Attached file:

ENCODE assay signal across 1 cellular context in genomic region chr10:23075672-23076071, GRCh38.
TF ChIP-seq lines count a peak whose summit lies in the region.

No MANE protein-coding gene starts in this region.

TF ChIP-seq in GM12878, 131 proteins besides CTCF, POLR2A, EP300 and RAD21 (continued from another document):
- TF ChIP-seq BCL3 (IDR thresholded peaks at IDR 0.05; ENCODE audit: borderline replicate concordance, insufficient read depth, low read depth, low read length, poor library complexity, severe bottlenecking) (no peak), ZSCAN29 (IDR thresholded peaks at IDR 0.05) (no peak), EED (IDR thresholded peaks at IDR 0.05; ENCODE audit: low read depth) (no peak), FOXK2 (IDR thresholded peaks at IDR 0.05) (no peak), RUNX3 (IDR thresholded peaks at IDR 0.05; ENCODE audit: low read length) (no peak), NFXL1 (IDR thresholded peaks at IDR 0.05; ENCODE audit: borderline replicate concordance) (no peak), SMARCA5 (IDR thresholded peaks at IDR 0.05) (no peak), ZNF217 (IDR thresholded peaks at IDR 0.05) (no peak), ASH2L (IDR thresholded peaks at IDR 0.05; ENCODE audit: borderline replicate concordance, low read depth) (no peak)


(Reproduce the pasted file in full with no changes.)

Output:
ENCODE assay signal across 1 cellular context in genomic region chr10:23075672-23076071, GRCh38.
TF ChIP-seq lines count a peak whose summit lies in the region.

No MANE protein-coding gene starts in this region.

TF ChIP-seq in GM12878, 131 proteins besides CTCF, POLR2A, EP300 and RAD21 (continued from another document):
- TF ChIP-seq BCL3 (IDR thresholded peaks at IDR 0.05; ENCODE audit: borderline replicate concordance, insufficient read depth, low read depth, low read length, poor library complexity, severe bottlenecking) (no peak), ZSCAN29 (IDR thresholded peaks at IDR 0.05) (no peak), EED (IDR thresholded peaks at IDR 0.05; ENCODE audit: low read depth) (no peak), FOXK2 (IDR thresholded peaks at IDR 0.05) (no peak), RUNX3 (IDR thresholded peaks at IDR 0.05; ENCODE audit: low read length) (no peak), NFXL1 (IDR thresholded peaks at IDR 0.05; ENCODE audit: borderline replicate concordance) (no peak), SMARCA5 (IDR thresholded peaks at IDR 0.05) (no peak), ZNF217 (IDR thresholded peaks at IDR 0.05) (no peak), ASH2L (IDR thresholded peaks at IDR 0.05; ENCODE audit: borderline replicate concordance, low read depth) (no peak)